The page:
The chairman of Mizuho Financial Group Inc., Takashi Tsukamoto, will leave his post in March following a scandal linking the lender to organized crime groups.
President and Group CEO Yasuhiro Sato will take a self-imposed salary cut for the year, and the bank will restructure its board and improve its corporate governance in an effort to address the failures leading to the loan problems.
Japan’s regulator, the Financial Services Agency (FSA), has taken steps to punish Mizuho for making ¥200 million ($1.9 million) of loans through its consumer-finance affiliate to criminal organizations, referred to as yazuka crime groups. The FSA has also ordered the bank to suspend loans through its affiliates from January 20 to February 19 and submit plans by mid-January explaining how it will tighten internal controls.
The scandal first emerged in September when a first round of penalties was imposed after Mizuho admitted that some senior executives had been aware of the problem for more than two years before it was uncovered by a routine regulatory inspection. Mizuho later retracted the admission, but the FSA conducted a rare second round of investigations, leading to its issuance of a business improvement order that noted Mizuho’s failure to take action on its knowledge of links to organized crime.
‘The case is an interesting one because of the curious place that organized crime groups have in Japanese society, where they are widely accepted and sometimes even revered,’ notes Sandy Boucher, a senior manager at Grant Thornton LLP specializing in corruption and fraud investigations.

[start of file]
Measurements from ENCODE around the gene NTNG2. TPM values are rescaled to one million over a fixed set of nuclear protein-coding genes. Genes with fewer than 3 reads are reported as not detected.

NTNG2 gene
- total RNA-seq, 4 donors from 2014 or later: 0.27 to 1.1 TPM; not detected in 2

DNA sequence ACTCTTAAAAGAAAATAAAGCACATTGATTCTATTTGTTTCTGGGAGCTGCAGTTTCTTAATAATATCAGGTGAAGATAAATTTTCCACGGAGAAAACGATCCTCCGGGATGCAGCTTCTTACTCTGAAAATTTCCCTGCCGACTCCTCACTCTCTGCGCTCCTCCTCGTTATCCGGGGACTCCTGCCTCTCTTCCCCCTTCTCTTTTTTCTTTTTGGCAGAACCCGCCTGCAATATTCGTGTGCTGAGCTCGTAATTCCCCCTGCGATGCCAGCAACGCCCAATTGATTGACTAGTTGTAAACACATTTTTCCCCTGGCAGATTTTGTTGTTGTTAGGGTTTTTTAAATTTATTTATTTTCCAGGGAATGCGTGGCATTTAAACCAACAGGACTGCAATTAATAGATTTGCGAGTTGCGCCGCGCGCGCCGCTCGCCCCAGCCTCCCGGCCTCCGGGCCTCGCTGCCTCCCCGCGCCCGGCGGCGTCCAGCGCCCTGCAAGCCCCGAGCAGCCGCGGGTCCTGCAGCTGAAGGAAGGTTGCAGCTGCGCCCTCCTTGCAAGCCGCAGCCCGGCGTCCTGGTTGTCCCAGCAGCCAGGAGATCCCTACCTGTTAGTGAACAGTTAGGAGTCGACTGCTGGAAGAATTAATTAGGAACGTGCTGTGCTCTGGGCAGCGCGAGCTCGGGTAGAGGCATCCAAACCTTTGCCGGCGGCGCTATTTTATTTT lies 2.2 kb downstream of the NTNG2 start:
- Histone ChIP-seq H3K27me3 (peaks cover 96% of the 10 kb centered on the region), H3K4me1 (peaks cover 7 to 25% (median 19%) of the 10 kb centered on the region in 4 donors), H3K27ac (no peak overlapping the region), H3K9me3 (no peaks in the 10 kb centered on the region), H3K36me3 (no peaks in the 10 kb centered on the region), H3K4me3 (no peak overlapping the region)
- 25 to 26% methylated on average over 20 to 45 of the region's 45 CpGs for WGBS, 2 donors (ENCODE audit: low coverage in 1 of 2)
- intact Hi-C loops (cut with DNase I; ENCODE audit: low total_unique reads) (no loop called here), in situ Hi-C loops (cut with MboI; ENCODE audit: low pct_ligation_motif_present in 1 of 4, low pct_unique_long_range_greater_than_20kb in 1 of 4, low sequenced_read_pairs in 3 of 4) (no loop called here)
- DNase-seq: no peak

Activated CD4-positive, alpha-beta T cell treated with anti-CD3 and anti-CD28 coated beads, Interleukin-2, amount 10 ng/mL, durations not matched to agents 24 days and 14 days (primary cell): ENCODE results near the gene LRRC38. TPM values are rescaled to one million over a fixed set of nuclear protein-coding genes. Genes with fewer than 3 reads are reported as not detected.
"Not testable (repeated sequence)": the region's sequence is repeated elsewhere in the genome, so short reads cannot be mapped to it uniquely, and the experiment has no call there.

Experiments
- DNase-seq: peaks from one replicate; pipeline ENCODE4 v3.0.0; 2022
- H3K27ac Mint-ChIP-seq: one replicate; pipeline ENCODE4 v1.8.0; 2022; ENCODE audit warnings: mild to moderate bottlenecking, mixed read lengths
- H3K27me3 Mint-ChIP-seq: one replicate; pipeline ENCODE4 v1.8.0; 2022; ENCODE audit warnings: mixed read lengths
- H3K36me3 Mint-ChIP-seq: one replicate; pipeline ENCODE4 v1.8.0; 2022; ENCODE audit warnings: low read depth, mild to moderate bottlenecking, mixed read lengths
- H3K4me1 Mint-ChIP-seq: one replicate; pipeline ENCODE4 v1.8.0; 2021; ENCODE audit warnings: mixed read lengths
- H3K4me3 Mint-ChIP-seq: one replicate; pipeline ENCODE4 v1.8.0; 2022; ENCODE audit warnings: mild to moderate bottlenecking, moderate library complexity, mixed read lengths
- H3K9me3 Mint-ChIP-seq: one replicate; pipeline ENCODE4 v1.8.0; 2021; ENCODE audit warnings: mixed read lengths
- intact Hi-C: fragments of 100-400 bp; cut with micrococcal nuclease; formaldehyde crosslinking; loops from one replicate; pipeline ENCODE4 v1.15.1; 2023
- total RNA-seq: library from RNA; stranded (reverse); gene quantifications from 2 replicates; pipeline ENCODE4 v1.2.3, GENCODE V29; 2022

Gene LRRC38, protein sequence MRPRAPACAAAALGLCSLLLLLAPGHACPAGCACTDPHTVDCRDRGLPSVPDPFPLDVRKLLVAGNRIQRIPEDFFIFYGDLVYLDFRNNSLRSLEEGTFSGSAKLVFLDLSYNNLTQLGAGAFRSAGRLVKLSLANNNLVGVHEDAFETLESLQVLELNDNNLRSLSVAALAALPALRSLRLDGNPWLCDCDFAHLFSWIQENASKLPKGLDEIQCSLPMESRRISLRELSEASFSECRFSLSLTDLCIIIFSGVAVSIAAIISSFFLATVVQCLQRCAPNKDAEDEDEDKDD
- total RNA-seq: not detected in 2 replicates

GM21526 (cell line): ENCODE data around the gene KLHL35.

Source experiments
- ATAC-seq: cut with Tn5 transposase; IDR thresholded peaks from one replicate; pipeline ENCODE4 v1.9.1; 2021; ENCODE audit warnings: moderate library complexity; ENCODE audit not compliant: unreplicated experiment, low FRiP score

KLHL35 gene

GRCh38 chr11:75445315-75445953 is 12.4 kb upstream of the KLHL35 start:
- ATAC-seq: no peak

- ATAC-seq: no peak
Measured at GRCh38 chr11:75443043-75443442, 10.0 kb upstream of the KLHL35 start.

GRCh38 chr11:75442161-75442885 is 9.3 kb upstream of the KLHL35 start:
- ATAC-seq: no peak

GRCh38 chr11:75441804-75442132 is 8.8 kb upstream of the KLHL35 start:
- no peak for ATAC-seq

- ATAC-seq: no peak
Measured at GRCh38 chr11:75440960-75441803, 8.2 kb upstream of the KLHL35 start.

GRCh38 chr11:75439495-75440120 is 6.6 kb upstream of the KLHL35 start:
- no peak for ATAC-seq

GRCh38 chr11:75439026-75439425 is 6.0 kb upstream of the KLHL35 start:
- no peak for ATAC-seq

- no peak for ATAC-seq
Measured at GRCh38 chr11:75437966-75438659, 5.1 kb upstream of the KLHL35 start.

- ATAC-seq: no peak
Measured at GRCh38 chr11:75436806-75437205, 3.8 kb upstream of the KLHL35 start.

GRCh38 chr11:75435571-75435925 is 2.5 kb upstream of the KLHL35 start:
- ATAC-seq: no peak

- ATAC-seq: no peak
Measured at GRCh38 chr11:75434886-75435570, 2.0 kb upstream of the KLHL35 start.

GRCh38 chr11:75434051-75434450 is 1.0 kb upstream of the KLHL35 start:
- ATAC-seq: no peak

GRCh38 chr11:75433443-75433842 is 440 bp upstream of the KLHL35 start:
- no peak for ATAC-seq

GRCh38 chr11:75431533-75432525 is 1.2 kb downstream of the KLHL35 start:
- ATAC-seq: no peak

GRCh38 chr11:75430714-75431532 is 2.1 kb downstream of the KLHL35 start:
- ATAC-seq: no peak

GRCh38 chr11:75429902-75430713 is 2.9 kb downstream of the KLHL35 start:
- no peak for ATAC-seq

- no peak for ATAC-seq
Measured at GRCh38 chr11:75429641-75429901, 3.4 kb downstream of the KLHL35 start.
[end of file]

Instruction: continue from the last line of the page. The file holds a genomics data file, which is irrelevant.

‘In the West, we have learned that such criminal networks have to be identified, shown for what they are, and broken up, but this is still a long way off in Japan. The issues at the bank seem relatively minor, and there is a strong suspicion that many other banks may be doing the same thing.
‘On the other hand, it marks a small step on the journey to address a corruption problem in Japan that has been ignored for too long. It would be nice to imagine that Japanese authorities plan to deal with the intertwined issues of organized crime and corruption, and that may happen over time. For now, it will be interesting to see if this spreads any further,’ Boucher says.
Mizuho plans to improve governance by forming new board committees of outside directors — so-called consultative committees focused on risk management and compliance. It will also select an outsider to chair its board. The bank said it will propose these changes to shareholders when they meet in June.
Mizuho is Japan’s second-largest lender by assets and was formed by a three-way merger in 2000. The 230 transactions at issue were largely made up of car loans by its affiliate, Orient Corp., all of which Mizuho acquired as part of the bulk loans it bought from Orient.
‘If all it amounts to is a bunch of personal car loans, it could be an over-reaction,’ said Edward A. McDonald, a partner at Dechert LLP and a former federal prosecutor who served as Attorney-in-Charge of the Federal Organized Crime Strike Force in New York.
Julie DiMauro is the executive editor of FCPA Blog and can be reached here.